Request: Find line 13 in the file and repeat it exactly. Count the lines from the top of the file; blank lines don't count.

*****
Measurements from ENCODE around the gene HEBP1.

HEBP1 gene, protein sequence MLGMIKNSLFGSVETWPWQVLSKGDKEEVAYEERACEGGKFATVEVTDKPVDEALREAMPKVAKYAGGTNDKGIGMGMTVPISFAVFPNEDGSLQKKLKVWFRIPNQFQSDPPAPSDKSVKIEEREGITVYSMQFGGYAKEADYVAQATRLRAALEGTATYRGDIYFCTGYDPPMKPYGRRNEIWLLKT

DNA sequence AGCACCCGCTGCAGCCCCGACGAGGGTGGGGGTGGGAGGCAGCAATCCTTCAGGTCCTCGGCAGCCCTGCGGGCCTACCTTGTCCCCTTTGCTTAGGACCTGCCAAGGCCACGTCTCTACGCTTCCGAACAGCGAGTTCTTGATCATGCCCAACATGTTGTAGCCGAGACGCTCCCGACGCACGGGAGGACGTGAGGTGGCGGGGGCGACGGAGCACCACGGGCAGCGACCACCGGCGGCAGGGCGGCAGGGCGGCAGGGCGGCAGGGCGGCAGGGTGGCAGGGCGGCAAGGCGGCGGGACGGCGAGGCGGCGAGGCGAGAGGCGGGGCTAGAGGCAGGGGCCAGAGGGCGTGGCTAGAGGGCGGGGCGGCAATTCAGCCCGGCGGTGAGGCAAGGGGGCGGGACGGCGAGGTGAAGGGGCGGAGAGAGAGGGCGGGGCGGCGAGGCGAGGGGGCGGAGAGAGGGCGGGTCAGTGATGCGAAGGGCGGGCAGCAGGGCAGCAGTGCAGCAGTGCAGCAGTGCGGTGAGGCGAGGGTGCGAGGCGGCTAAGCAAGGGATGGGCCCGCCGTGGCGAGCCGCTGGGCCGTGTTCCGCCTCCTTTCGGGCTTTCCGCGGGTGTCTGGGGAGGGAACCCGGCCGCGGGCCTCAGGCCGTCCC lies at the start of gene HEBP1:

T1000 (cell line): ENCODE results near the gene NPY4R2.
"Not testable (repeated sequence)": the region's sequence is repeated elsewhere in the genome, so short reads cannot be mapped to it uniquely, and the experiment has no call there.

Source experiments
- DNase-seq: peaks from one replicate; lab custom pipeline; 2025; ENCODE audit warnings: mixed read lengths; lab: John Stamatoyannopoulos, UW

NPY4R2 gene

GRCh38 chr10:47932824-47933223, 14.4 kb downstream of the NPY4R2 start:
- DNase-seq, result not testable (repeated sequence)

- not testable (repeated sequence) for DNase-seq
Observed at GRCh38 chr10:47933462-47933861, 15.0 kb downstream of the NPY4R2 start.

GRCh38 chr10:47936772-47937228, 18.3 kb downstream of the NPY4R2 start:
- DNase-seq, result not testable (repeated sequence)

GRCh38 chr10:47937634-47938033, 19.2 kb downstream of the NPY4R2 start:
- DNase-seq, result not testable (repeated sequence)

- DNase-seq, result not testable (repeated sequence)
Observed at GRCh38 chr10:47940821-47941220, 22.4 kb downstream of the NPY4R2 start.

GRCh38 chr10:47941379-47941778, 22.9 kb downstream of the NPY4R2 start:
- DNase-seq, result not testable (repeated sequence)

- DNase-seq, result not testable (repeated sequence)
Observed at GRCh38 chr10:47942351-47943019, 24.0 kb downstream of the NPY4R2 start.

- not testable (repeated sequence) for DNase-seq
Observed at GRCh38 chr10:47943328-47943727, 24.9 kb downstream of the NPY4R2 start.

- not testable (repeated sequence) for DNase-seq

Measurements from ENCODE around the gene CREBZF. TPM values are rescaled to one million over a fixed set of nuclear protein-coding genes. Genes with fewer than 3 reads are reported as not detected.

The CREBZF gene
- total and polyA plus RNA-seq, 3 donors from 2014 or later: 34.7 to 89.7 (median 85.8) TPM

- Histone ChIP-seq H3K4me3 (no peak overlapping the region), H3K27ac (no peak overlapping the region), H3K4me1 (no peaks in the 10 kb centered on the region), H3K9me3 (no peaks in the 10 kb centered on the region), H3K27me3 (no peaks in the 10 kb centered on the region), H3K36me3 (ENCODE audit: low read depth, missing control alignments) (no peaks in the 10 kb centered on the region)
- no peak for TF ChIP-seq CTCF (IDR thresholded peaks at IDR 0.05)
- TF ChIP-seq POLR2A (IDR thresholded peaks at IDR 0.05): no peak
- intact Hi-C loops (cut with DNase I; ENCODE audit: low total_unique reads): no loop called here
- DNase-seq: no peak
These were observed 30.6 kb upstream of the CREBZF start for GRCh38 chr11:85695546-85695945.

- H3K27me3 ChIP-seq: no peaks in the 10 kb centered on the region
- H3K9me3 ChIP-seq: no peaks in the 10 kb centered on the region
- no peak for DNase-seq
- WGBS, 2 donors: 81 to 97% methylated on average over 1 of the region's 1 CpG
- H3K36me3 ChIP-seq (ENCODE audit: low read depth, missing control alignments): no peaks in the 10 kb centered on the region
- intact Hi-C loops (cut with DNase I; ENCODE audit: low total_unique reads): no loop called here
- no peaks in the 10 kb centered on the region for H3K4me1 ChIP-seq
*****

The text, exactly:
GRCh38 chr10:47936772-47937228, 18.3 kb downstream of the NPY4R2 start: